In snow and ice management, compact equipment gives contractors operational flexibility.
With ongoing skilled labor shortages, having compact equipment in a contractor’s arsenal improves efficiency and alleviates a primary pain point for contractors. By having versatile equipment and moving quickly around the job site, contractors can increase the speed in which a project is completed.
“A large issue facing our customers is labor shortage, therefore they are turning to machine solutions in order to offset some of the staffing challenges,” says Sherrie Williams, ASM, building construction products manager for Caterpillar. “They are looking for strong machines that are reliable and have a variety of attachments to choose from to increase their efficiency.”
Andrew Dargatz, product marketing manager for CASE Construction Equipment, explains that compact equipment also provides contractors with a powerful platform for attachments that assist in snow and ice removal and parking lot maintenance.
“They can be utilized for other applications during warmer weather to improve their total cost of ownership and open up additional business revenues,” he says.
Sidewalks as prime target
Some contractors are turning to compact equipment such as sidewalk snow machines to reduce employee costs.
“Finding labor to work on the sidewalk crew is often the most difficult to find, and adding sidewalk equipment to a fleet greatly reduces the number of employees required,” says Isaac Roth, Ventrac marketing manager. “A typical contractor can replace 12 sidewalk shovelers with one sidewalk snow vehicle. Having proper equipment like that is essential for employee retention.”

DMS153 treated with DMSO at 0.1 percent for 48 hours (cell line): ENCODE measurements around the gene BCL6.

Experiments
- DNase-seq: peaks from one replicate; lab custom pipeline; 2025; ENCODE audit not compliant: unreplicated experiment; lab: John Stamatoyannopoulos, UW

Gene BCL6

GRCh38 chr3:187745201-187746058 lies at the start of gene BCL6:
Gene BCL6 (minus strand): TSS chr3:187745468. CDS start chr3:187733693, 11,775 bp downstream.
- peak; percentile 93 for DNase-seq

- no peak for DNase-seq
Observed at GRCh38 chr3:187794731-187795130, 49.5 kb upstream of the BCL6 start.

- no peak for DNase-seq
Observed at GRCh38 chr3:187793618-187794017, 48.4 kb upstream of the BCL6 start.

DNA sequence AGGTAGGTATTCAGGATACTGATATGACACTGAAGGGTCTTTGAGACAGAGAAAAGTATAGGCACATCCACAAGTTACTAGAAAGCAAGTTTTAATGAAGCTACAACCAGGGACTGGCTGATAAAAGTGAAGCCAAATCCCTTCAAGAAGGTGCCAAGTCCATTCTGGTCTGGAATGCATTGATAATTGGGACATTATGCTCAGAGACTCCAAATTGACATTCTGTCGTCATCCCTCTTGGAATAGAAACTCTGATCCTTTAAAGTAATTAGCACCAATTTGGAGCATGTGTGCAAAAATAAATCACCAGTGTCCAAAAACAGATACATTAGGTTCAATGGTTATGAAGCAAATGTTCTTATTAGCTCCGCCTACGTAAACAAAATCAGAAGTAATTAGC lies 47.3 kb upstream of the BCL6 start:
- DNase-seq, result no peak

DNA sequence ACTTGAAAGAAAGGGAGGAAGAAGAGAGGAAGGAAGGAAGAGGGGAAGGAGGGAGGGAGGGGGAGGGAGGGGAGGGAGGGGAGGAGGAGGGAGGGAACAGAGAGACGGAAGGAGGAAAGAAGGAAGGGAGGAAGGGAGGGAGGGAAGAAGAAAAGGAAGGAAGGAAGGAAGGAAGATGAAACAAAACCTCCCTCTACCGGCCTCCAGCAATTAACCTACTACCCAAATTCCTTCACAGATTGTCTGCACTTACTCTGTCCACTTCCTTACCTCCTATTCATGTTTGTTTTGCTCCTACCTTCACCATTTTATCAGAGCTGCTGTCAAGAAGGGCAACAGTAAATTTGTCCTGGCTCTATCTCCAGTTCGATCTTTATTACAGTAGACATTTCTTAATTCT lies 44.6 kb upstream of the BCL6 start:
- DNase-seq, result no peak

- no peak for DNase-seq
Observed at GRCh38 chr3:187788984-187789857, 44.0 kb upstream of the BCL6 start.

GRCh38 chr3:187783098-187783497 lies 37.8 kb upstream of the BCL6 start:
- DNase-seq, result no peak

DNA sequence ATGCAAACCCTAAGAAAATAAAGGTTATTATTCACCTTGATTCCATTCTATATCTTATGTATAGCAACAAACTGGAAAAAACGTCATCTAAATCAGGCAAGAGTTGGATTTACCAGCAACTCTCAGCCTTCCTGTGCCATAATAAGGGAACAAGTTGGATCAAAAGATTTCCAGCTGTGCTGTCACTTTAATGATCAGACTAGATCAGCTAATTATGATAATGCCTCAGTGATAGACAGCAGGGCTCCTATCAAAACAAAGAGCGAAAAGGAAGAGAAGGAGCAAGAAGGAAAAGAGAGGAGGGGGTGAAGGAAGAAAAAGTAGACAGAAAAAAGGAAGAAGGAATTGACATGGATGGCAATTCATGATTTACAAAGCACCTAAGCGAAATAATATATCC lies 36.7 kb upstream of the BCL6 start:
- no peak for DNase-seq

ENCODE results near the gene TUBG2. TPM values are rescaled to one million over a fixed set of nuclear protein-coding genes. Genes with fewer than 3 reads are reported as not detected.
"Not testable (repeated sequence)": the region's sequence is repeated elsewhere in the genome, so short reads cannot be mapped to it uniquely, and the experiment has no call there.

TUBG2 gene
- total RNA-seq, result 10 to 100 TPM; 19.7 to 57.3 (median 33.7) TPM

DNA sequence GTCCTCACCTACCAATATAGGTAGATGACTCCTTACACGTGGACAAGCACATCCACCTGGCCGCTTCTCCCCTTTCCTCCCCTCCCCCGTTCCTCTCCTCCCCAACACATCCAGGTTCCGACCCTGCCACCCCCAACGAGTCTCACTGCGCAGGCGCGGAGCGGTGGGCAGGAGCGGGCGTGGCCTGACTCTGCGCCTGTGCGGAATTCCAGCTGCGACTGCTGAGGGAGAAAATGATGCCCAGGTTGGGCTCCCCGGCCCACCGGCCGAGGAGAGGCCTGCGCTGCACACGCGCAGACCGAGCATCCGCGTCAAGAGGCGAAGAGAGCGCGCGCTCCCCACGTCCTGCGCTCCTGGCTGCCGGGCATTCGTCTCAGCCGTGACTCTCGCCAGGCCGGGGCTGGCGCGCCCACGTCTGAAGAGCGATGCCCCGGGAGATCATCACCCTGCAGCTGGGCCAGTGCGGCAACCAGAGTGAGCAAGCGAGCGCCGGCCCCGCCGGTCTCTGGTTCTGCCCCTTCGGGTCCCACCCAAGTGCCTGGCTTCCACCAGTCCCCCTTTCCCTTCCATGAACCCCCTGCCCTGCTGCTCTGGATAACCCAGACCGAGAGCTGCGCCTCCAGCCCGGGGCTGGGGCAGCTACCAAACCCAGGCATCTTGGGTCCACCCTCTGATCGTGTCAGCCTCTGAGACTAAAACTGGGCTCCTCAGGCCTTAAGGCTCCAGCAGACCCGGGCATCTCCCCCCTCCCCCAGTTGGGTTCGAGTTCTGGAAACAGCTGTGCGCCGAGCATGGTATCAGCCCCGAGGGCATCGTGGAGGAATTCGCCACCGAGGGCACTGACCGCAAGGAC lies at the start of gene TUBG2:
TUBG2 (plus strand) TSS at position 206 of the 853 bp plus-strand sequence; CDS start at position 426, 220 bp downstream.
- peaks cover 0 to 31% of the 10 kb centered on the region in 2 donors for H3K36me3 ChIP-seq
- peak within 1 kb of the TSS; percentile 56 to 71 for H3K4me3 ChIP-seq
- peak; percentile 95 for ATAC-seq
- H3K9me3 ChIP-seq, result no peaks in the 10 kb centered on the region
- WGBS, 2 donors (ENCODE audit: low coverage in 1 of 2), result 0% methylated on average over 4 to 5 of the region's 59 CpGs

Beneficial strides have been made in the manufacturing and design of snow-related compact equipment. Roth points to advancements in integrating software solutions to help contractors manage their fleets.
“Contractors have more ability than ever to track crews’ progress during the event and get real-time data on labor and costs of materials,” he says. “This helps contractors make better plans for future events.”
Attachments expand versatility
Customization is also a factor in efficiency for contractors since they can suit machines to their specific needs. A variety of attachments can be applied without making significant changes to the machines.
Williams said equipment now features monitors that allow operators to adjust flow and speed, kickouts, and sometimes pressure to match tools. She also notes that most customers desire fewer machines but wish to operate them at maximum capacity.
“This decreases ownership and operating cost, while increasing performance and profitability. Most customers are looking to get as many projects [as possible] done quickly. This means our machines need to be designed to handle a wide range of tasks,” she says. “Typically, snow and ice professionals and lawn care professions will have three or more attachments per machine. We are continuously working on new attachments or improving current attachments to meet these goals.”
Compact equipment is becoming a more viable option given the versatility and efficiency advantages it offers.
“Serious snow contractors are constantly on the lookout for more efficient and reliable machines,” Roth says. “Contractors are also seeking equipment that can help them manage a wide variety of snow events.”
Dargatz says compact equipment also helps contractors improve responsiveness. “Instead of managing a route with a plow truck, the contractor can have numerous machines staged at strategic locations to more immediately — and continuously — serve their customers,” he says.
This advantage, Dargatz says, can also lead to improved safety for the operators. Staging equipment takes the employees off the road during harsh weather and provides better visibility to the work area.
“There will always be a place for trucks and plows in commercial snow removal, but we continue to see a much broader acceptance of compact equipment being used for commercial snow removal applications.”
Michael Freeze is a freelance writer based in Northeast Ohio. Comments are welcome at firstname.lastname@example.org.